The Farrell Review recently launched an online call for evidence and held workshops throughout the country and the findings will help Sir Terry draw up a national review of the built environment. The initiative was announced by culture minister Ed Vaizey at the start of the year.
The online call for evidence, launched in June, has received more than 200 responses from people, companies, groups and institutions with many organising questionnaires for members representing over 370,000 people. The review aims to promote good urban design and advise the Government.
Workshops in London, Bristol, Birmingham, Manchester and Newcastle heard recommendations from leading industry figures, Sir Terry’s expert advisory panel and 192 people from professions including landscape, policy, education, planning, urban design, sustainability and architecture.
Architect Sunand Prasad went to one of the reviews, focusing on policy and the Government’s role in promoting design quality. It was normal for MPs and civil servants to ensure policies that became politically inconvenient were "ignored, compromised or thwarted".
"This is hardly an argument for rejecting any role for policy; it seems obvious that good people implementing good policies is a winning combination. Nevertheless, it is a serious warning not to rely on policies alone to achieve anything, except perhaps disappointment."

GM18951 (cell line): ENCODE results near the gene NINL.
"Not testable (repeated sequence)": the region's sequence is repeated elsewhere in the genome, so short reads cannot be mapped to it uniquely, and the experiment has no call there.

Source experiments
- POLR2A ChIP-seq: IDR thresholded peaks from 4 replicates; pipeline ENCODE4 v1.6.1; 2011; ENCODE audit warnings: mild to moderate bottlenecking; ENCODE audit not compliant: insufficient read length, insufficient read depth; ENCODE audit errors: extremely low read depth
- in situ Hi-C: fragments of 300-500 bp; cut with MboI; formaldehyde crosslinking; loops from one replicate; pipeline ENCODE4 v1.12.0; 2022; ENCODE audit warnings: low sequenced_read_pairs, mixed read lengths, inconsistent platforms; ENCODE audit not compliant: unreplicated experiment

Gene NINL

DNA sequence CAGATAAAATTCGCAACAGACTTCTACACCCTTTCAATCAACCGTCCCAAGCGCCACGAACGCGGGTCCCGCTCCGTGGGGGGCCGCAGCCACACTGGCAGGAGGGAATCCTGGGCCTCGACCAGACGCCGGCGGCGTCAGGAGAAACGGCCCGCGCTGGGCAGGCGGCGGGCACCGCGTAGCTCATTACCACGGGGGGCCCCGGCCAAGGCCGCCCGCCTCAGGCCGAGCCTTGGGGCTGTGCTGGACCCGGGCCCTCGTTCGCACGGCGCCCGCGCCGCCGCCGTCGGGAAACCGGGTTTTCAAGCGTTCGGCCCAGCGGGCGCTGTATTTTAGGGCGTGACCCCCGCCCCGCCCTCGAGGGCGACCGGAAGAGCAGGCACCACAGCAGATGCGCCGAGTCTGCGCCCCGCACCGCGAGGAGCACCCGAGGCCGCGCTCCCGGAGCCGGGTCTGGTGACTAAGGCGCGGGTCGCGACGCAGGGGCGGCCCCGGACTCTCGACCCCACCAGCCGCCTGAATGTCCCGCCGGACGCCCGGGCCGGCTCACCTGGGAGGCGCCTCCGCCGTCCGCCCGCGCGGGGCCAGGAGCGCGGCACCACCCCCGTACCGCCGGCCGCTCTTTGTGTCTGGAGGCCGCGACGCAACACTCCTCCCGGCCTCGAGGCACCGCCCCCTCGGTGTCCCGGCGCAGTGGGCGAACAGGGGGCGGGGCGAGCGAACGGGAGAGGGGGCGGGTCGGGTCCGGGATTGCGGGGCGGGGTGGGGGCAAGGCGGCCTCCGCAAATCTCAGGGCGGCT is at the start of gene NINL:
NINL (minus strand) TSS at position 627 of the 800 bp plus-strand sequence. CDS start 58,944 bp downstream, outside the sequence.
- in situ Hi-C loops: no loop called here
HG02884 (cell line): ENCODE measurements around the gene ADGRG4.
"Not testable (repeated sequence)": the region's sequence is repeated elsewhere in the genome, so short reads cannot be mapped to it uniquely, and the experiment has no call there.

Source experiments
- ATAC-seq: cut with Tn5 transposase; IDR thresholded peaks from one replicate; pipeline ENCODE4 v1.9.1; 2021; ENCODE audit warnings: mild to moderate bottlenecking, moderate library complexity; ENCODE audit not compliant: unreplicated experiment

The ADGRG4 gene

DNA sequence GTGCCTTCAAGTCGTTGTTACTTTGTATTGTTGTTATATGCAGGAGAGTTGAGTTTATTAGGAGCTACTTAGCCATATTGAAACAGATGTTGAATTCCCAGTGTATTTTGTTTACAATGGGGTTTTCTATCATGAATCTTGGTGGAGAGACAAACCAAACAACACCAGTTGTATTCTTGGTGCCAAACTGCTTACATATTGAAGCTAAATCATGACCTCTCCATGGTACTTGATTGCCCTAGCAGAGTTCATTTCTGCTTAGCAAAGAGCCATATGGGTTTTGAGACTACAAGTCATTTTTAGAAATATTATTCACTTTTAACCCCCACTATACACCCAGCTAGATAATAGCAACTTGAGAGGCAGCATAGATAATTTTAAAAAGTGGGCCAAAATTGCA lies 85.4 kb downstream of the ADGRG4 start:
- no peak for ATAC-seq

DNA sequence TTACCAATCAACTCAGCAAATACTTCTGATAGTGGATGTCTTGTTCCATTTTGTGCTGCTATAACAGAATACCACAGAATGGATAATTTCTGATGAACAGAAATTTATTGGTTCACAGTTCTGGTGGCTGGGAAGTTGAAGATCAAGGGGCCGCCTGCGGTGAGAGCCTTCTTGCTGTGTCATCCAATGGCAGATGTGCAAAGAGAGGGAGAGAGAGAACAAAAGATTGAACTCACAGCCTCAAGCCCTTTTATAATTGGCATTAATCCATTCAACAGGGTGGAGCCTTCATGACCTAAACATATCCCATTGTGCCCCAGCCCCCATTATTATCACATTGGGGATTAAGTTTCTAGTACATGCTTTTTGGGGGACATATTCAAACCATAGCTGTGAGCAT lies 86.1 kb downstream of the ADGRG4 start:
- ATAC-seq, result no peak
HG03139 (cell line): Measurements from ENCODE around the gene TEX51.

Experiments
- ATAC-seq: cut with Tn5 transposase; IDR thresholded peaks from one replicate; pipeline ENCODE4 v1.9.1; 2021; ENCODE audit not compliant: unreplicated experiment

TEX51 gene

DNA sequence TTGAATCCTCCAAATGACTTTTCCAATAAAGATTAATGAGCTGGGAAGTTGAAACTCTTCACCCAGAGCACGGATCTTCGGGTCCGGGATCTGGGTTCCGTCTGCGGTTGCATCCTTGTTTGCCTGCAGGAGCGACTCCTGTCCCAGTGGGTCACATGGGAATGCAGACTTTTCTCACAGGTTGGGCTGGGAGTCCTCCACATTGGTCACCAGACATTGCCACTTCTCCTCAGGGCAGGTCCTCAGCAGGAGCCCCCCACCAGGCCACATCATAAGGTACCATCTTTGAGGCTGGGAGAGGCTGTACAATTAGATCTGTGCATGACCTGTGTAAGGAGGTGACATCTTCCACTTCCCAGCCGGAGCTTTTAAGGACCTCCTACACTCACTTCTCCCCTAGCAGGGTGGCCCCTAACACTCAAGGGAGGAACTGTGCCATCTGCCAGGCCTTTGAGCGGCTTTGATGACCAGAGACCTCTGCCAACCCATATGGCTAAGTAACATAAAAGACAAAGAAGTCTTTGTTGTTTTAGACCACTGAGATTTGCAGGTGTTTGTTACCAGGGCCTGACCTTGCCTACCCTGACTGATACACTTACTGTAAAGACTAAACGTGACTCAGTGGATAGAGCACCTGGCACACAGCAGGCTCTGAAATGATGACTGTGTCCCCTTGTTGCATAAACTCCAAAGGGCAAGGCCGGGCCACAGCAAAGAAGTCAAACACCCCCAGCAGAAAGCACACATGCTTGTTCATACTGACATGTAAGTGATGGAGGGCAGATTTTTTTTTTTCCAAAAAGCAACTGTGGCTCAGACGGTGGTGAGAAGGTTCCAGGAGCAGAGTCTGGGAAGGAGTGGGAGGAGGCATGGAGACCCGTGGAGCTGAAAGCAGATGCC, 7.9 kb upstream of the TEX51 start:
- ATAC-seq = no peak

Landscape Institute president elect Noel Farrer said: "We were initially concerned with the review because it didn't reference landscape at all, but as it's evolved I'm less concerned. The review is not government funded but self funded by Sir Terry, which erodes its significance and suggests it will carry no political weight."
In June Landscape Institute president Sue Illman criticised the Government-commissioned review, calling it backward-looking and inwardly focused. She said it was disappointing the first such review since 2000 did not focus on creating "liveable cities".
Sustainable environments, transport, infrastructure, green infrastructure, water-sensitive design and place-making were not being addressed, she claimed, adding: "Cities are not composed just of buildings; natural and ecological forces influence the structure and working of our cities."
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